Photo By: Matthew Coslett
Region
Kansai
Island
Honshu
Largest City
Kyoto
Population
2,644,331

Keage Incline (Kyoto)

Like the rest of Kyoto, Keage incline is full of history and fascinating places to explore.

When Kyoto was modernizing, one of the casualties of the rapid expansion was the Keage area in Higashiyama. Historically used for transporting everything from produce to ship-building materials between Shiga and Kyoto, the area has recently become more famous for Nanzen-ji Temple and its art museum than its transportation links.

A cherry blossom hotspot

Photo by: WikiCommons/Moja Walk through a cherry blossom tunnel.

The remnants of its former days are all around the area on the train tracks that have now fallen into disrepair. What is left of the train lines has become a popular photography spot, especially during the hanami (cherry blossom viewing) period when the area becomes a tunnel of colorful bloom.

The halfway point

Photo by: WikiCommons/ KimonBerlin Like many neglected places, the disrepair is part of the charm.

Halfway up the slope is an abandoned transport cradle brought to life by the wooden barrels of sake—a common trade item with Shiga—mounted on it. Similarly, at the top of the slope is the remains of a tube used initially to transport water from Shiga’s Lake Biwa.

Like many neglected places, the disrepair is part of the charm here; everything has a distinct feeling of authenticity and being well-used. Reminders of its former affluence are littered throughout the incline, allowing the visitor to feel what the area must have been like in its glory days.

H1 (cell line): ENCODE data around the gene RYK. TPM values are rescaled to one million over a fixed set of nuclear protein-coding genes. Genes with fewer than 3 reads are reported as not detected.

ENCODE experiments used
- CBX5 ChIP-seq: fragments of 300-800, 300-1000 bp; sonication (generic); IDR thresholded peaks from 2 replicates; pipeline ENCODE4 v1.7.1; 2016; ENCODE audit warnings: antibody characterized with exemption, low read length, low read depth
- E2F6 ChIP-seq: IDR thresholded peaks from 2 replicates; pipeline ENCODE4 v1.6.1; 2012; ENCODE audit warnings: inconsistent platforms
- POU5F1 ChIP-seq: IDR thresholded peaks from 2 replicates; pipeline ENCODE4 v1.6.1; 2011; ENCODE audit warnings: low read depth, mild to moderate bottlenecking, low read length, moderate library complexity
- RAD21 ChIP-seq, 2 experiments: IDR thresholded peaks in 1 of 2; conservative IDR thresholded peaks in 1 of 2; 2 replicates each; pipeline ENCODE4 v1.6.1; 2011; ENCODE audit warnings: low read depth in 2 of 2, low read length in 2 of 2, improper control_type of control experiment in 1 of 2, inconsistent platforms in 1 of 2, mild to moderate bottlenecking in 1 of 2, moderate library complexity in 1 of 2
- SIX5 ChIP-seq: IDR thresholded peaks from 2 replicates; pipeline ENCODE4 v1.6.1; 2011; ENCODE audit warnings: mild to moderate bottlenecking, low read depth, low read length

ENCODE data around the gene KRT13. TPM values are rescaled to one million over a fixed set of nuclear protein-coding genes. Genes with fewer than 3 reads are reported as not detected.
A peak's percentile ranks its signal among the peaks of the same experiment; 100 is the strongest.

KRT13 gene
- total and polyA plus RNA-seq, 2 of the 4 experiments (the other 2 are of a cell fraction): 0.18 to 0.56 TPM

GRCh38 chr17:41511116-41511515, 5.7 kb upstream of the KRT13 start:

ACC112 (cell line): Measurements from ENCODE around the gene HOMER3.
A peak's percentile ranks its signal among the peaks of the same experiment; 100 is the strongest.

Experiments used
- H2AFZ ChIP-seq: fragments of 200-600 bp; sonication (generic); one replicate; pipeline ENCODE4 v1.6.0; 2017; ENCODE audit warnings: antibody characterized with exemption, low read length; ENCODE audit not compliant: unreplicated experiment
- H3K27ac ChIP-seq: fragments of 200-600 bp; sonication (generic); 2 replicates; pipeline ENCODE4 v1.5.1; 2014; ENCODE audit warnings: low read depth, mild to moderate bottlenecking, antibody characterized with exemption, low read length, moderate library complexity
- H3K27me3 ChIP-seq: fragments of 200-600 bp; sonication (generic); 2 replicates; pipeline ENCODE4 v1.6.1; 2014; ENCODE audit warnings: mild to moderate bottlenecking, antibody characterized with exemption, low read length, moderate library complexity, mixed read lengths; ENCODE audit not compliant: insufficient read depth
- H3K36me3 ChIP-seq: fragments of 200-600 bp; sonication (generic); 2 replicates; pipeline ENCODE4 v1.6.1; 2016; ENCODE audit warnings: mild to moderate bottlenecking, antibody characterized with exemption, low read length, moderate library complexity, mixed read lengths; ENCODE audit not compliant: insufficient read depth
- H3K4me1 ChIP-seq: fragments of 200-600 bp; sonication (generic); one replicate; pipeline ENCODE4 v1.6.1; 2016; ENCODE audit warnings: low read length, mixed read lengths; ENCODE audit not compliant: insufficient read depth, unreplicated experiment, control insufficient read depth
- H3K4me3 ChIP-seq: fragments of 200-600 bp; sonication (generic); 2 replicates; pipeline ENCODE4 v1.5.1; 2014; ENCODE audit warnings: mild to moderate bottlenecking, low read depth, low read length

Views from the top

Photo by: WikiCommons/Asturio Cantabrio What awaits you.

At the top of the incline is a small body of water that attracts birds year-round and leads to a small slope into the nearby hills. At the top of this path is a small shrine celebrating Awano Iwato, the cave where a goddess hid out, according to legend, that is linked to Mie’s famous Ise Jingu shrine.

While you are unlikely to see any goddesses in the Kyoto version, the modest shrine does offer a view of the surrounding area. On the other hand, going down the slope will lead to a fenced-off abandoned power plant with pipes peeking out of the foliage.

Like the rest of Kyoto, Keage incline is full of history and fascinating places to explore.

How To Get There

Address

By train

From Kyoto station take the Karasuma line to Karasumaoike and transfer to the Touzai line. Get off a Keage station, and the incline is about a 10-15-minute walk from the station.

By bus

Take Bus 204 to Okazaki Jinja-mae station from there it’s a 10-15-minute walk from the incline.


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